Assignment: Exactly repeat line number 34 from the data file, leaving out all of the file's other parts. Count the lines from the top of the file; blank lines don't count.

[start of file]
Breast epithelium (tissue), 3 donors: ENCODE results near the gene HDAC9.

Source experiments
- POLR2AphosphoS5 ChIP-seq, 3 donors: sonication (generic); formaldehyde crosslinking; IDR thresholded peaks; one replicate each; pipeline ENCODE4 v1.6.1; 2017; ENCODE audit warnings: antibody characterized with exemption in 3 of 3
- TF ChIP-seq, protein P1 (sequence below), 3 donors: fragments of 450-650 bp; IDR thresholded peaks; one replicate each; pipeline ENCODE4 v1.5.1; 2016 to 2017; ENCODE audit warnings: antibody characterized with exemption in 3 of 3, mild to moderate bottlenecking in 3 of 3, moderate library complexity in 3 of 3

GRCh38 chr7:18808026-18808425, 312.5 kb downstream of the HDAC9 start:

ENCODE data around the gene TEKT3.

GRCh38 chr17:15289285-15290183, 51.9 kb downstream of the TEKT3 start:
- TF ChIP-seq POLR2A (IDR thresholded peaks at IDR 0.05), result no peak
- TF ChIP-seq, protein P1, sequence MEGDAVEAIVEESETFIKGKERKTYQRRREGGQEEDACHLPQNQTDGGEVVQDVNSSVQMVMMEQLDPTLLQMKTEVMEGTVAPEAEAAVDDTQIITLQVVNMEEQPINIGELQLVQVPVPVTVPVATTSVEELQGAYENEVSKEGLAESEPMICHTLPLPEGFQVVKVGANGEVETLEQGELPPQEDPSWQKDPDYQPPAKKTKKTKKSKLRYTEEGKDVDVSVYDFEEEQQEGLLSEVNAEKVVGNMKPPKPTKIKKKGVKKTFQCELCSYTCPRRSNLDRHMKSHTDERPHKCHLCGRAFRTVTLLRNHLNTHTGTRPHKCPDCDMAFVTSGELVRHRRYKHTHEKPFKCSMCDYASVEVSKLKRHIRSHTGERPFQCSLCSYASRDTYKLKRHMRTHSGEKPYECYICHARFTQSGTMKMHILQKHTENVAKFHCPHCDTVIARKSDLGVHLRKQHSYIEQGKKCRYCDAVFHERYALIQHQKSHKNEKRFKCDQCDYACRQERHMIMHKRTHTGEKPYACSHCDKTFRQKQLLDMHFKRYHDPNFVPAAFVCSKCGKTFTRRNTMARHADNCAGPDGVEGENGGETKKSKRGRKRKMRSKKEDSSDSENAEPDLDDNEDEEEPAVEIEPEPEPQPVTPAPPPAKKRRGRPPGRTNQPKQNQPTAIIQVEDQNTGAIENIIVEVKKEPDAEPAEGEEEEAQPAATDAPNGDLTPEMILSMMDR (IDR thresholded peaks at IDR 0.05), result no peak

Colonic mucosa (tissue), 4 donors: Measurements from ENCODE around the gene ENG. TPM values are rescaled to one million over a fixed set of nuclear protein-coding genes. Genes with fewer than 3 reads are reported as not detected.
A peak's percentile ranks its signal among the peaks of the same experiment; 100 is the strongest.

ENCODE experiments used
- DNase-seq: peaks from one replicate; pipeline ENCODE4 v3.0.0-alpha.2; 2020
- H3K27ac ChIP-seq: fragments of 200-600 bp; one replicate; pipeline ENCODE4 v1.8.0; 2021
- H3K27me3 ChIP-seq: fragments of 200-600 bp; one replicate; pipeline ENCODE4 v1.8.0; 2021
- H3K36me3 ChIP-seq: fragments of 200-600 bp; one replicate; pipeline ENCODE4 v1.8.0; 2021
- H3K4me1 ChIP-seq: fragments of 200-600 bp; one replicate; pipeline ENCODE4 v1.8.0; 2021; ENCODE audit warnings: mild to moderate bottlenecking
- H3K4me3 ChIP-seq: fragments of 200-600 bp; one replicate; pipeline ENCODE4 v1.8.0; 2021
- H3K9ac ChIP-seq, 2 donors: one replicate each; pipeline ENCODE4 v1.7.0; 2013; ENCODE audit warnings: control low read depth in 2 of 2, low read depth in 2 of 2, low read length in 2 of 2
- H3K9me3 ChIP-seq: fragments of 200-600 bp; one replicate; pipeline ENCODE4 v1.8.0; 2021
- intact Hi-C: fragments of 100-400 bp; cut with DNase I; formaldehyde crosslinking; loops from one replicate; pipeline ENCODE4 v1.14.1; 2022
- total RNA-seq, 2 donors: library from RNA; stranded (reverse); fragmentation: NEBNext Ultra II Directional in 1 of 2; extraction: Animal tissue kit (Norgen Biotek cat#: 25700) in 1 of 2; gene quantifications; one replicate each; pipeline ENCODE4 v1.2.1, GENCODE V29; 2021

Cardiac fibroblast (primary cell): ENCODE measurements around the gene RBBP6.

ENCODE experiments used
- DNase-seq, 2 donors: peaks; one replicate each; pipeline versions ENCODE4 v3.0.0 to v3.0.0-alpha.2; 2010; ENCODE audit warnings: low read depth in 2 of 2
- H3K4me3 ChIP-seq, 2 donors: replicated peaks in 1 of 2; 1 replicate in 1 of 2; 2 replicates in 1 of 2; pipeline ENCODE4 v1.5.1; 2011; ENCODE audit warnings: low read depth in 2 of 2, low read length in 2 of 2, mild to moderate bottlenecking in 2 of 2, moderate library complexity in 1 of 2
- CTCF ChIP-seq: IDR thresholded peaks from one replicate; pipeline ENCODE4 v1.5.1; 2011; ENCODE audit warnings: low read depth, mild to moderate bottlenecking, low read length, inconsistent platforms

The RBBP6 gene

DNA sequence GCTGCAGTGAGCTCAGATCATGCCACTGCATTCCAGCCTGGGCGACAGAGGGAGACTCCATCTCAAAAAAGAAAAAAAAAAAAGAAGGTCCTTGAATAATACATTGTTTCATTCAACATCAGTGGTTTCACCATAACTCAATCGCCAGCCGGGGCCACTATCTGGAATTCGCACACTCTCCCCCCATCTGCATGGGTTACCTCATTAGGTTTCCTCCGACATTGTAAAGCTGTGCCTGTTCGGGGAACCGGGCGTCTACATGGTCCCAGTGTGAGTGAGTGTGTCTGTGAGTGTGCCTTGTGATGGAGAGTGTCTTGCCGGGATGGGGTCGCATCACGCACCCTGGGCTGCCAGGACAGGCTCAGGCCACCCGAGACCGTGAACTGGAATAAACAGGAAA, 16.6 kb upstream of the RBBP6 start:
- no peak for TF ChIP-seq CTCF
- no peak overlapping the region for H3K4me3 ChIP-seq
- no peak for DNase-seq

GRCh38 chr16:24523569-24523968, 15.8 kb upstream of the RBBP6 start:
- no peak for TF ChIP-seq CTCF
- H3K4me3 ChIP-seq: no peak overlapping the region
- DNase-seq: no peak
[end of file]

- no peak for TF ChIP-seq CTCF